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|The Silver Chair(Chronicles of Narnia #4) by C.S.Lewis|
Puddleglum's words had a very rousing effect. The other three all breathed again and looked at one another like people newly awaked.
"Why, there it is!" cried the Prince. "Of course! The blessing of Aslan upon this honest Marsh-wiggle. We have all been dreaming, these last few minutes. How could we have forgotten it? Of course we've all seen the sun."
"By Jove, so we have!" said Scrubb. "Good for you, Puddleglum! You're the only one of us with any sense, I do believe."
Then came the Witch's voice, cooing softly like the voice of a wood-pigeon from the high elms in an old garden at three o'clock in the middle of a sleepy, summer afternoon; and it said:
"What is this sun that you all speak of? Do you mean anything by the word?"
"Yes, we jolly well do," said Scrubb.
"Can you tell me what it's like?" asked the Witch (thrum, thrum, thrum, went the strings).
"Please it your Grace," said the Prince, very coldly and politely. "You see that lamp. It is round and yellow and gives light to the whole room; and hangeth moreover from the roof. Now that thing which we call the sun is like the lamp, only far greater and brighter. It giveth light to the whole Overworld and hangeth in the sky."
"Hangeth from what, my lord?" asked the Witch; and then, while they were all still thinking how to answer her, she added, with another of her soft, silver laughs: "You see? When you try to think out clearly what this sun must be, you cannot tell me. You can only tell me it is like the lamp. Your sun is a dream; and there is nothing in that dream that was not copied from the lamp. The lamp is the real thing; the sun is but a tale, a children's story."
"Yes, I see now," said Jill in a heavy, hopeless tone. "It must be so." And while she said this, it seemed to her to be very good sense.
Slowly and gravely the Witch repeated, "There is no sun." And they all said nothing. She repeated, in a softer and deeper voice. "There is no sun." After a pause, and after a struggle in their minds, all four of them said together. "You are right. There is no sun." It was such a relief to give in and say it.
"There never was a sun," said the Witch.
"No. There never was a sun," said the Prince, and the Marsh-wiggle, and the children.
For the last few minutes Jill had been feeling that there was something she must remember at all costs. And now she did. But it was dreadfully hard to say it. She felt as if huge weights were laid on her lips. At last, with an effort that seemed to take all the good out of her, she said:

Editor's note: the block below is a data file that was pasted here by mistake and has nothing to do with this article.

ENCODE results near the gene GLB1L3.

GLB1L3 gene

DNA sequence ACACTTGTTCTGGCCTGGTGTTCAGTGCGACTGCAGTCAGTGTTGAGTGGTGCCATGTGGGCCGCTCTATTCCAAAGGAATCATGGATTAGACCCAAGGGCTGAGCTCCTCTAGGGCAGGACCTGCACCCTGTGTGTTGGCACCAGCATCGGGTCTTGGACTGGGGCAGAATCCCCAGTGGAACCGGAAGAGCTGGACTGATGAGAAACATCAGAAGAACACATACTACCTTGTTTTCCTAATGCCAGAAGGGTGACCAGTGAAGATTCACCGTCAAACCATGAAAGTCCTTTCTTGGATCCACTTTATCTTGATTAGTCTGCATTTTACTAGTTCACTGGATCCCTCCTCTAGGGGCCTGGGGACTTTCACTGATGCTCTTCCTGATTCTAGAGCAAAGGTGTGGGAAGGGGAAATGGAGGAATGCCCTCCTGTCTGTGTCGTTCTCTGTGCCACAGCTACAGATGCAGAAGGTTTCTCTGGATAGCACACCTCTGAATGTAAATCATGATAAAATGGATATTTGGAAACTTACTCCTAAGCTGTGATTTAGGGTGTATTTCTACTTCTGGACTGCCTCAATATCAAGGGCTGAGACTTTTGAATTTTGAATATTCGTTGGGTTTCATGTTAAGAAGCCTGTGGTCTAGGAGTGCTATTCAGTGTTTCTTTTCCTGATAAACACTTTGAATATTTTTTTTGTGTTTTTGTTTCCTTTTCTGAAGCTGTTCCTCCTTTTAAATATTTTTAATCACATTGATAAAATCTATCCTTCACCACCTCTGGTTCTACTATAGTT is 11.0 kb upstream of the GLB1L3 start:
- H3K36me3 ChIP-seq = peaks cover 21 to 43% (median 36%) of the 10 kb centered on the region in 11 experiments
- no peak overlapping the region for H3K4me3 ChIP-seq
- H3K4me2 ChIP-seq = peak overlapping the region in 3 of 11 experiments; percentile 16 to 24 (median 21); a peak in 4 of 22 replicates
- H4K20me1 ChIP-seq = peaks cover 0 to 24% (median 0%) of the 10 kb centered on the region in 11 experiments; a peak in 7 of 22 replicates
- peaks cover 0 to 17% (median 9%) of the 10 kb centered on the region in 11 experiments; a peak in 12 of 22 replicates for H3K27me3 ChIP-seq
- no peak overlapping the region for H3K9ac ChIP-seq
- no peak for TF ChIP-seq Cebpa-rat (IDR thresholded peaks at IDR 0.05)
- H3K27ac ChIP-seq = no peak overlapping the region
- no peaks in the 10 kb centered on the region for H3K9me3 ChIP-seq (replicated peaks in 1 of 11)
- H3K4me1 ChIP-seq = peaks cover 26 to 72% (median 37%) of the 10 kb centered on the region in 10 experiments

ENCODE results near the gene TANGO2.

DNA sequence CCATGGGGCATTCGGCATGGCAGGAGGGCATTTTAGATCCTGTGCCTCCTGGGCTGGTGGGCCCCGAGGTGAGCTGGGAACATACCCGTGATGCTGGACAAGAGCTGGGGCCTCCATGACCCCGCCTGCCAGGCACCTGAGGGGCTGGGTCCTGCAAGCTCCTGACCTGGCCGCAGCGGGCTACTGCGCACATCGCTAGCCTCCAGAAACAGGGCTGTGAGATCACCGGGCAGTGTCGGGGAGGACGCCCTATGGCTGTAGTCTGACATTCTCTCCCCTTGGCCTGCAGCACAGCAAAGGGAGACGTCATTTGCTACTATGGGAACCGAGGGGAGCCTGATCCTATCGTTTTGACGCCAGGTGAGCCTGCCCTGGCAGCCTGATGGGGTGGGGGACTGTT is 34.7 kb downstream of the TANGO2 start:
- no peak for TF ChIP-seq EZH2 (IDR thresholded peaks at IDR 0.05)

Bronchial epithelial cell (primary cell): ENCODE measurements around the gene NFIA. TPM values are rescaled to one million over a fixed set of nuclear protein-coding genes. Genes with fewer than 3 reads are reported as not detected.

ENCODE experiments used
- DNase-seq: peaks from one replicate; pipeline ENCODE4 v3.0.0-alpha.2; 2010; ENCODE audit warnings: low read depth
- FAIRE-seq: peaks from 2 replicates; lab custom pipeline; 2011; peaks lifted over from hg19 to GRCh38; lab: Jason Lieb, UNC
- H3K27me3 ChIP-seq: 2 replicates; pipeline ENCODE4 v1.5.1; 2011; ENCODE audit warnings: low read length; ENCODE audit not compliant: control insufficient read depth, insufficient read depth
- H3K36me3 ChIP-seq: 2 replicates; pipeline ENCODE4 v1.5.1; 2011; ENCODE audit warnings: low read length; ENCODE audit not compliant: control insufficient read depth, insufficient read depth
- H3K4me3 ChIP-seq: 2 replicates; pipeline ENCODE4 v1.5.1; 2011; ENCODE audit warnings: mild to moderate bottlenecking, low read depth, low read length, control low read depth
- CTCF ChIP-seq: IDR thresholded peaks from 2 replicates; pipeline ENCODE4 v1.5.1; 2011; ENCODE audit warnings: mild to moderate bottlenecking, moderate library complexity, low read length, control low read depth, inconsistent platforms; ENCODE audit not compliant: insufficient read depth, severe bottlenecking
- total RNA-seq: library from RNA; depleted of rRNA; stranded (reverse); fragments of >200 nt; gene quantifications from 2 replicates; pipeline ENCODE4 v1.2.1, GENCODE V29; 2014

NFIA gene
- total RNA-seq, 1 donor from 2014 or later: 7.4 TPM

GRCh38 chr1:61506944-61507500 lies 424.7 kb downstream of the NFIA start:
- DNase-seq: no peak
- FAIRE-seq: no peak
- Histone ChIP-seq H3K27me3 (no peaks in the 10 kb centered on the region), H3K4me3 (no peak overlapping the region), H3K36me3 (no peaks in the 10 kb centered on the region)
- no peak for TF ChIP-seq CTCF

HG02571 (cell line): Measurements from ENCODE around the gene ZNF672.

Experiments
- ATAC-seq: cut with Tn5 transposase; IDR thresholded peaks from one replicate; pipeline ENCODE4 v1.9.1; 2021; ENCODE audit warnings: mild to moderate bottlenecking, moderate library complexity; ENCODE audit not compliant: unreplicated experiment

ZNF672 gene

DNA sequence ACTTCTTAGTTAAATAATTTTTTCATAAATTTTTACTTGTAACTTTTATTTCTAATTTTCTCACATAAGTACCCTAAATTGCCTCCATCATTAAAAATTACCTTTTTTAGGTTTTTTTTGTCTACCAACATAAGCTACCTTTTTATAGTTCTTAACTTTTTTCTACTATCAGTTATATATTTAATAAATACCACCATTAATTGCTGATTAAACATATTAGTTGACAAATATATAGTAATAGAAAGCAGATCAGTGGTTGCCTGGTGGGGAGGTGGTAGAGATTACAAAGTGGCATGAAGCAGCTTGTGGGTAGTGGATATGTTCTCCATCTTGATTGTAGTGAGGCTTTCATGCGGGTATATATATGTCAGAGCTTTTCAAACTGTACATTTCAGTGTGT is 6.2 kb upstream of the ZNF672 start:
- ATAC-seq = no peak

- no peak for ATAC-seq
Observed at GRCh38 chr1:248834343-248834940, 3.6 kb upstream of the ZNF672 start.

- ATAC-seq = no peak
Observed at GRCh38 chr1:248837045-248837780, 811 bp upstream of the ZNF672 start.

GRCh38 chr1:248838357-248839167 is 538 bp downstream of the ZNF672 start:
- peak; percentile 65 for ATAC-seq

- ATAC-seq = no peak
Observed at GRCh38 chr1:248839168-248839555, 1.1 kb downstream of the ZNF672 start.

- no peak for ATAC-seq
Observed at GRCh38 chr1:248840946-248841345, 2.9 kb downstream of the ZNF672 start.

"Aslan?" said the Witch, quickening ever so slightly the pace of her thrumming. "What a pretty name! What does it mean?"
"He is the great Lion who called us out of our own world," said Scrubb, "and sent us into this to find Prince Rilian."
"What is a lion?" asked the Witch.
"Oh, hang it all!" said Scrubb. "Don't you know? How can we describe it to her? Have you ever seen a cat?"
"Surely," said the Queen. "I love cats."
"Well, a lion is a little bit - only a little bit, mind you like a huge cat - with a mane. At least, it's not like a horse's mane, you know, it's more like a judge's wig. And it's yellow. And terrifically strong."
The Witch shook her head. "I see," she said, "that we should do no better with your lion, as you call it, than we did with your sun. You have seen lamps, and so you imagined a bigger and better lamp and called it the sun. You've seen cats, and now you want a bigger and better cat, and it's to be called a lion. Well, 'tis a pretty makebelieve, though, to say truth, it would suit you all better if you were younger. And look how you can put nothing into your make-believe without copying it from the real world, this world of mine, which is the only world. But even you children are too old for such play. As for you, my lord Prince, that art a man full grown, fie upon you! Are you not ashamed of such toys? Come, all of you. Put away these childish tricks. I have work for you all in the real world. There is no Narnia, no Overworld, no sky, no sun, no Aslan. And now, to bed all. And let us begin a wiser life tomorrow. But, first, to bed; to sleep; deep sleep, soft pillows, sleep without foolish dreams."
The Prince and the two children were standing with their heads hung down, their cheeks flushed, their eyes half closed; the strength all gone from them; the enchantment almost complete. But Puddleglum, desperately gathering all his strength, walked over to the fire. Then he did a very brave thing. He knew it wouldn't hurt him quite as much as it would hurt a human; for his feet (which were bare) were webbed and hard and coldblooded like a duck's. But he knew it would hurt him badly enough; and so it did. With his bare foot he stamped on the fire, grinding a large part of it into ashes on the flat hearth. And three things happened at once.